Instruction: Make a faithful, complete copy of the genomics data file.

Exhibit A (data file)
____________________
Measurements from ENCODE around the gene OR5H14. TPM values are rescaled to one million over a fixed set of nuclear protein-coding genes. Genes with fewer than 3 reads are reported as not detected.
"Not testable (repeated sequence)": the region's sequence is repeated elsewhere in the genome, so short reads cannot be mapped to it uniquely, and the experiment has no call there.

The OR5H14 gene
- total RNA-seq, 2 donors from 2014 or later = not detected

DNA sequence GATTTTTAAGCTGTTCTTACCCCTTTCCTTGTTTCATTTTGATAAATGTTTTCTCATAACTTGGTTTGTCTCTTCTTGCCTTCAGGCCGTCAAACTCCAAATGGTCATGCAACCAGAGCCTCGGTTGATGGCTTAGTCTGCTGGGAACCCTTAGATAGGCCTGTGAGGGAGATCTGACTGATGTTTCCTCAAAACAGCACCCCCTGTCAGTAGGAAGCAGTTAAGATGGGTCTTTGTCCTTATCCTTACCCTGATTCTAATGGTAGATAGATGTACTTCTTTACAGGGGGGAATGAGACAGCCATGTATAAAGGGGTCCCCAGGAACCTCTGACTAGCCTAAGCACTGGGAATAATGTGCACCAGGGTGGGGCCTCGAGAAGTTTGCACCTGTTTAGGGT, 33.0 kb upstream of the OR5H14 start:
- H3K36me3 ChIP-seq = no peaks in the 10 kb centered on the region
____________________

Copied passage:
Measurements from ENCODE around the gene OR5H14. TPM values are rescaled to one million over a fixed set of nuclear protein-coding genes. Genes with fewer than 3 reads are reported as not detected.
"Not testable (repeated sequence)": the region's sequence is repeated elsewhere in the genome, so short reads cannot be mapped to it uniquely, and the experiment has no call there.

The OR5H14 gene
- total RNA-seq, 2 donors from 2014 or later = not detected

DNA sequence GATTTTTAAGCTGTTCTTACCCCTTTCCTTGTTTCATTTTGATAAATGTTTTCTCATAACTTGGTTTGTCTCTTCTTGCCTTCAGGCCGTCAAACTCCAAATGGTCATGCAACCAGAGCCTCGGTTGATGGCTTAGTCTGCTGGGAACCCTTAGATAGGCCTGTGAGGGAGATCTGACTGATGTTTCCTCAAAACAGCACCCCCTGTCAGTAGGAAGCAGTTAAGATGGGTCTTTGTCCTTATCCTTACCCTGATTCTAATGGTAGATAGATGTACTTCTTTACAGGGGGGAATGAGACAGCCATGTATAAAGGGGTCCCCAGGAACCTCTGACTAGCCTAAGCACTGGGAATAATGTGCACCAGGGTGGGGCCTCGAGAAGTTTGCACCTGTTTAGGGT, 33.0 kb upstream of the OR5H14 start:
- H3K36me3 ChIP-seq = no peaks in the 10 kb centered on the region